The German blazon reads: Das Wappen der Stadt Baumholder zeigt im silbernen Schilde einen aus grünem Dreiberg aufwachsenden grün belaubten Holder- (Holunder-) baum. Neben dem Stamm desselben erscheint an nach außen gebogenen grünen Stielen rechts und links je eine vergrößerte, naturfarbene (weiße) Blüte des Holderbaums. Auf dem Schilde ruht die dreitürmige steinfarbene Mauerkrone.
The town’s arms might in English heraldic language be described thus: Argent issuant from a mount of three vert in base an elder tree leafed of the same between two elder blossoms proper, also issuant from the mount, the dexter with stem embowed to dexter and the sinister with stem embowed to sinister, the shield ensigned with a mural crown with three towers masoned and embattled proper.
The arms were designed in 1907 by the Berlin heraldic artist Prof. Hildebrandt, and go back to town seals and arms borne in the 16th and 17th centuries. The arms have been borne since 8 February 1909 when they were approved, with a signature on the watercolour original, by Wilhelm II, King of Prussia.
Baumholder fosters partnerships with the following places:
The regional dialect is highly consistent with the Saarland Dialect, a Rhine Franconian dialect spoken mainly in the east of the Saarland. German speakers from other regions often mistake Baumholderers for people from the Saarland for this reason, although interestingly, Baumholder speech is a relative “island dialect”, for in all neighbouring centres, such as Kusel, Idar-Oberstein and Freisen, even in ones like Freisen that are actually in the Saarland, the pronunciation is noticeably different.
Baumholder is a venue for the Hunsrück-Rallye and later the ADAC-Rallye Deutschland, which has every year since 2002, except 2009, been a stage in the World Rally Championship. The Altstadtfest (“Old Town Festival”) held at the same time as the rally is among the region’s most important events.
Since 2005, a triathlon has been held each year in the town of Baumholder. This is open to individual or team competition.
One of the town’s best known clubs is VFR Baumholder sport club). Other less well known but nonetheless important clubs include the Deutsche Lebens-Rettungs-Gesellschaft (DLRG), the Baumholderer Karnevalsgesellschaft (BKG, devoted to Carnival), the German Red Cross (DRK), the angling club and the dog sport club (HSV).
Baumholder is well known as the location of one of the biggest American garrisons in Germany, which sprang up beginning in the 1950s on the lands of the Baumholder Troop Drilling Ground (Truppenübungsplatz Baumholder), which abuts the town. Ever since that time, the 13,000 or so United States military personnel and their dependents have characterized the town’s image scenically, economically and even socially.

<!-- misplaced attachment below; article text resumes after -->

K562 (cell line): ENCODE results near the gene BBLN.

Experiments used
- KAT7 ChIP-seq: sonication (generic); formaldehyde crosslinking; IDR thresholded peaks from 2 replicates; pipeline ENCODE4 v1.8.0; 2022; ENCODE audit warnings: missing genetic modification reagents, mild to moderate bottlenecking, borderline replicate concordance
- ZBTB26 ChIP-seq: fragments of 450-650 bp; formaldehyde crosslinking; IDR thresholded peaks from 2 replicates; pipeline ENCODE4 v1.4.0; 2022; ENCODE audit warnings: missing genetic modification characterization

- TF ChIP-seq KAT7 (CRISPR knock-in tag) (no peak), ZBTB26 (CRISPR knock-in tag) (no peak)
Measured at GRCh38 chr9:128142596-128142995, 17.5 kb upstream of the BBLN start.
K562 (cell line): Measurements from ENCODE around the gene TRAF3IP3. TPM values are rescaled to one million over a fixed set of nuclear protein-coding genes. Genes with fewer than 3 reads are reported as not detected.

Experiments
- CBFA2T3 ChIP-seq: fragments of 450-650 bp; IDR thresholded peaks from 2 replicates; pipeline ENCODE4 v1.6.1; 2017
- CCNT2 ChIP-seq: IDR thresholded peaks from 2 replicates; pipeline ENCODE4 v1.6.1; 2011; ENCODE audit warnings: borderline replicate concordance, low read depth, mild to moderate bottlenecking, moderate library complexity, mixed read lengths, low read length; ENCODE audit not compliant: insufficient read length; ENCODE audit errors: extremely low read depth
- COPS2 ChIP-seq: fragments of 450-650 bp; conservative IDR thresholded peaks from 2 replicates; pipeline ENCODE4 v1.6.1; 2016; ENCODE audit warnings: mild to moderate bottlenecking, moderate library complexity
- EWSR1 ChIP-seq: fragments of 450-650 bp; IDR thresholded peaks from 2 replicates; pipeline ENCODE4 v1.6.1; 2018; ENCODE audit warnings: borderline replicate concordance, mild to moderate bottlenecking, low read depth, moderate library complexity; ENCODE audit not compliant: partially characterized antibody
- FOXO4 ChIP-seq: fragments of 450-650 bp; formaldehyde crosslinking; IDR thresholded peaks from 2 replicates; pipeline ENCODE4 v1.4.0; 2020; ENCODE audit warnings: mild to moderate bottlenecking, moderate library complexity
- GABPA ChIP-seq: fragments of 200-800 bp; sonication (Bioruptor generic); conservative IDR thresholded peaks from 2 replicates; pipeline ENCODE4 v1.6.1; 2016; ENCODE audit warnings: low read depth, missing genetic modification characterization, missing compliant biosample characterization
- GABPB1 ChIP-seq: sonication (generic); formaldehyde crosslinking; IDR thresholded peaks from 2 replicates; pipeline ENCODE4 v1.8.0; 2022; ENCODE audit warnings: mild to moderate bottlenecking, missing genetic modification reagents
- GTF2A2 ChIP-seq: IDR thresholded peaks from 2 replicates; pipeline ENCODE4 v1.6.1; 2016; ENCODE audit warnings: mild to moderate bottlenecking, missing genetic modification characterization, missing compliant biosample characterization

The Americans maintain two facilities, Smith Barracks and Wetzel Barracks, in which roughly 12,000 people live. There is also Baumholder Army Airfield. The Americans run twelve of their own churches as well as cinemas, a PX and a hospital. Many of the town’s shops accept United States dollars in payment and are to a great extent dependent on American custom.
To this day, the United States forces and the Bundeswehr are the biggest employers of the town’s German population. On more than 35 ranges designed for infantry, tank troops and artillery, Bundeswehr soldiers can be found training alongside Americans and soldiers from other NATO countries.
The troop drilling ground is under Bundeswehr administration. Since 2002, the US Army has been gradually moving its tanks to troop drilling grounds in the Upper Palatinate that are under their own control. Some of the US troops stationed in town were regularly deployed in the Iraq War, and for the most part, returned afterwards to Baumholder.
32nd AADCOM had a presence in Germany in the 1960s and 1970s. There was a Nike-Hercules missile battery (Delta 5th of the 6th) in Hontheim. The battalion headquarters was in Baumholder. They were supplied from the Spangdahlem Air Base (Bitburg-Prüm).
Baumholder’s inhabitants, however, are exclusively civilian. Agriculture today plays a rôle in the town’s life only in a very few surrounding farms and villages. Given the small number of learned occupations available in the region, especially in Baumholder and the surrounding Verbandsgemeinde, the share of the population with academic degrees is also rather small.
The attempt introduced in the 1990s to change the economic structure by, for instance, bringing in the recycling industry and doing seminal research at the Environment Campus Birkenfeld in Neubrücke have thus far yielded little change in the local economy and job market.
Baumholder can be reached over the Autobahn A 62 (Interchange 5 – Freisen). The town of Baumholder lies some 50 km northeast of Saarbrücken, some 35 km northwest of Kaiserslautern and some 50 km southeast of Trier.
Baumholder has a railway link in the Heimbach (Nahe)–Baumholder line, a 9 km-long spur that was closed to passenger traffic on 31 May 1981; it is now only used for freight and military traffic. There is now a bus link (route 322, run by the Rhein-Nahe-Nahverkehrsverbund), although this is only run on weekdays, not weekends. The travel time to Neubrücke is roughly 30 minutes.
The nearest railway station is in Heimbach (some 8 km away), where almost all trains that call are still Regionalbahn trains. Regular train service, though, may be found at Neubrücke (some 13 km away) or in the town of Idar-Oberstein (some 15 km away).
One exception was Rheinland-Pfalz-Tag 2007, the Rhineland-Palatinate yearly state festival, held that year in Baumholder. From June until 1 July, Regionalbahnen ran on the Baumholder-Heimbach spur for the first time since 1981. As a result of this experience, it has been decided that beginning in 2014, the line will be brought back into service.